- PHOTOS: Pictures from the president's visit
- FULL VIDEO: Watch President Obama's speech at Hyde Park Academy
- STORY: President Obama meets with Hyde Park Academy students
- STORY: State of the Union Address Full Text
- STORY: Hadiya mentioned in State of the Union
President Obama spoke at Hyde Park Academy High School, 6220 S. Stony Island, just days after his State of the Union address in which he spoke about the murder of Hadiya Pendleton just a mile from his home.
The president offered no new strategies to combat gun violence. What the audience heard Friday afternoon was mostly a pep talk to a demoralized South Side that has suffered through so many shootings and murders.
The people who heard President Obama speak agreed that the president's appearance back in his old Illinois State Senate district was long overdue.
Back in his old district, where he first won public office in 1996, Obama had plenty of hands to shake and old friends to meet, perhaps part of the explanation the event was 40 minutes late getting started.
"It is good to be home," said Obama, greeting the crowd.
The president's first order of business was gun violence and his proposed common sense firearms laws that would ban assault weapons and high-capacity ammunition magazines, and require more in-depth background checks on gun buyers.
"I recognize not everybody agrees with every issue," said Obama. "There are regional differences. But these proposals deserve a vote in the Congress."
Prior to his speech, Obama spent more time than had been set aside to meet with a group of teenagers, some of whom had already been in trouble.
"I had issues, too, when I was their age," said President Obama. "I just had an environment that was a little more forgiving, so when I screwed up, the consequences weren't as high as when kids on the South Side screw up."
The audience included Hyde Park Career Academy students, the families of gun violence victims, black community educators, and religious, civic, and political leaders.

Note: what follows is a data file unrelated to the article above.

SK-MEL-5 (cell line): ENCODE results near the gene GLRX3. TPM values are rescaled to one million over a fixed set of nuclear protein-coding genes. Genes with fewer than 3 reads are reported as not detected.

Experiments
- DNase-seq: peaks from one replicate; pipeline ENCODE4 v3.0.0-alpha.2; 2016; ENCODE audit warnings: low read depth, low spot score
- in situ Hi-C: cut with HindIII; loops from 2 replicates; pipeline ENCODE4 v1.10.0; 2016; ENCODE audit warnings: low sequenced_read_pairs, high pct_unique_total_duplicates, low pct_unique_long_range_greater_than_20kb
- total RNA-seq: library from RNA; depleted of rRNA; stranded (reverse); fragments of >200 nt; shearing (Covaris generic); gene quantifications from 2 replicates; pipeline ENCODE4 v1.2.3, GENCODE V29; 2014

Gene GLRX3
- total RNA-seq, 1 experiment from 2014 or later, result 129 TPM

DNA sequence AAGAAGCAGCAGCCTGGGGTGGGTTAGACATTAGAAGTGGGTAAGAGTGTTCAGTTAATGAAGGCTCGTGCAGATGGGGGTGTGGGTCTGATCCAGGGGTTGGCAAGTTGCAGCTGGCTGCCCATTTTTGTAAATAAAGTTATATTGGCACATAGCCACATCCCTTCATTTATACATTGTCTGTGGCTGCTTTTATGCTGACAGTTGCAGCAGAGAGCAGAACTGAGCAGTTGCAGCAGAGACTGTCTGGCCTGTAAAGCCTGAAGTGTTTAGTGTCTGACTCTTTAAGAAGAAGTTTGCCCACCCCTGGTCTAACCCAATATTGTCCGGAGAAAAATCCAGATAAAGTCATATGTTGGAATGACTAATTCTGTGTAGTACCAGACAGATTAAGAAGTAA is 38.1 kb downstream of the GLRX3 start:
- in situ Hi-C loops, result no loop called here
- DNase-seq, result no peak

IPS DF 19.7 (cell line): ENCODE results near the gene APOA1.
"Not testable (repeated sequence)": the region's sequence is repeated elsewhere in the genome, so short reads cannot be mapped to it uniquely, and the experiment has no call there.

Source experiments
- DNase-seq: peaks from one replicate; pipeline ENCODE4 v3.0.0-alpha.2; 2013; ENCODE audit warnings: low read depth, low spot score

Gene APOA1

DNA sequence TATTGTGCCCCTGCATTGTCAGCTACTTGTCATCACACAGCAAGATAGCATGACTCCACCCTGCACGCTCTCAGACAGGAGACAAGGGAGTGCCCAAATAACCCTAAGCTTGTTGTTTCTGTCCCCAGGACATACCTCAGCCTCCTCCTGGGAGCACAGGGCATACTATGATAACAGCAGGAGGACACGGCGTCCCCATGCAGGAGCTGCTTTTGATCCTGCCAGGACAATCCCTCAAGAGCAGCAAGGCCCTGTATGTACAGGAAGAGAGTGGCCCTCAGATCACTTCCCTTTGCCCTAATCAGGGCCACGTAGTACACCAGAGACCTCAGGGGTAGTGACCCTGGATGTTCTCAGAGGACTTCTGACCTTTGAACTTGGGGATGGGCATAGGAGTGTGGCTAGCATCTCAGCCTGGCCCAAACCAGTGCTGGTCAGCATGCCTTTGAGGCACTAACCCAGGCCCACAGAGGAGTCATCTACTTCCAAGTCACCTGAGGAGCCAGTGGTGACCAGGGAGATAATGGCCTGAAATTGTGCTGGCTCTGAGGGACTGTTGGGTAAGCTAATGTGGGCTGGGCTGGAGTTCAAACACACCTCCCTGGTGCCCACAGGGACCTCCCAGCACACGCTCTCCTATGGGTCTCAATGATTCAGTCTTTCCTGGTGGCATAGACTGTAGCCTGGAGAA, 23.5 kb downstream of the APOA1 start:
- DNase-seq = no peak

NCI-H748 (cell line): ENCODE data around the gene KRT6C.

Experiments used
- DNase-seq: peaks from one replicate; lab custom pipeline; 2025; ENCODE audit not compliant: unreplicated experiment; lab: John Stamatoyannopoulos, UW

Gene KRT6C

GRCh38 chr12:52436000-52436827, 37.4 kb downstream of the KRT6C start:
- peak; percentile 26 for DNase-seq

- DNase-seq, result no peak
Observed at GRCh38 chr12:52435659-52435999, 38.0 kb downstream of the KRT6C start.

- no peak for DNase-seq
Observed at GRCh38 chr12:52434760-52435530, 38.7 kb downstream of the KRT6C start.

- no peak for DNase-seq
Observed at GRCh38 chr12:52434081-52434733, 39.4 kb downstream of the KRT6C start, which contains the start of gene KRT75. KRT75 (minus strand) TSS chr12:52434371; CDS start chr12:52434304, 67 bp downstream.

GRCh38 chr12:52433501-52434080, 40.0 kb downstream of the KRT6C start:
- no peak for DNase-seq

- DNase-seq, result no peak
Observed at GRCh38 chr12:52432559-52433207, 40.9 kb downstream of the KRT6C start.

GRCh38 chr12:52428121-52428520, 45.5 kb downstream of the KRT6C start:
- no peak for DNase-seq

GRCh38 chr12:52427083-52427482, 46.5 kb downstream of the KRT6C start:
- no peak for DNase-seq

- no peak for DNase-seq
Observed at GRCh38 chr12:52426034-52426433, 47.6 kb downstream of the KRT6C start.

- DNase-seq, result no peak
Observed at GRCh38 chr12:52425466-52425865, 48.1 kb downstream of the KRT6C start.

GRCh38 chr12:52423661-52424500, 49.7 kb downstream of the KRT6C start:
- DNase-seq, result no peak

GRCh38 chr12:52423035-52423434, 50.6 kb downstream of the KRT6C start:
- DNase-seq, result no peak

The president also focused on an improved economy as a means to address violence as well as stable families.
"If we're striving with every fiber of our being, to strengthen our middle class," said Obama, "to extend ladders of opportunity for everybody who's trying as hard as they can, if we make that effort, I'm confident that we will write the nex great chapter in our American story."
The president did not mention the Jesse Jackson Jr. plea deal that came to light around the same time as his speech Friday. Obama endorsed Congressman Jackson's re-election last year.
The president departed Chicago's O'Hare Airport at about 5:30 p.m. and headed to Florida for the weekend.
Victims of violence eager to hear president's speech
Many Chicago families who have lost loved ones to gun violence were eager to hear what the president had to say about the problem.
The gathering was just a short distance away from the Kenwood park where 15-year-old Hadiya Pendleton was shot and killed in January.
Pendleton's mother and father were in the audience for Obama's speech.
"That's what I absolutely adore about the President and First Lady. They have hearts. And he definitely is a parent," Hadiya Pendleton's mother Cleopatra Pendleton said.
"What struck me the most was the call for the families and the communities to start doing more," Hadiya Pendleton's godfather Damon Stewart said.
Pendleton's family joined others rocked by gun violence.
Pam Bosley, the mother of Terrell Bosley who in 2006 was shot and killed in front of a church, used her face-to-face moment with the president to show him her son's photo.
"And he did look at Terrell's picture, and he said 'we're working with you'. And that really made a difference," she said.
For many, it was a moment of healing perhaps long overdue. The mother of Blair Holt, who was shot on a bus in 2007, said it is up to the community to take action now that Obama has visited.
"So many people were saying why won't the president come here? Why won't he come here? He's from here. Well, he came now. He did what he had to do, and he came. And he talked to us. Now it's up to us to do something," Annette Nance-Holt said.
One of the organizations that led the charge to get President Obama to visit Chicago is Purpose Over Pain, an organization that no one wants to be a part of, made up of parents who have lost children to gun violence.
ABC7's Leah Hope watched the president's speech alongside LaWanda Sterling. In 2010, her son Jeremiah was shot and killed while visiting Chicago from Colorado, where he had moved to get away from the violence.
Sterling was not invited to the president speech Friday, but she was glad to see some other parents were.
"If you invite every mom and dad that has lost a child, you might fill up some auditoriums, but if we can a few powerful people to make a statement so the world doesn't forget about Chicago, it makes a difference," Sterling said.
Sterling said she was glad to see the president in Chicago, but she is also a realist. She says she knows nothing will change overnight, but it is does help her to hear encouraging words and to know that she is not alone.
In three weeks, the young man accused of killing Sterling's son will go on trial.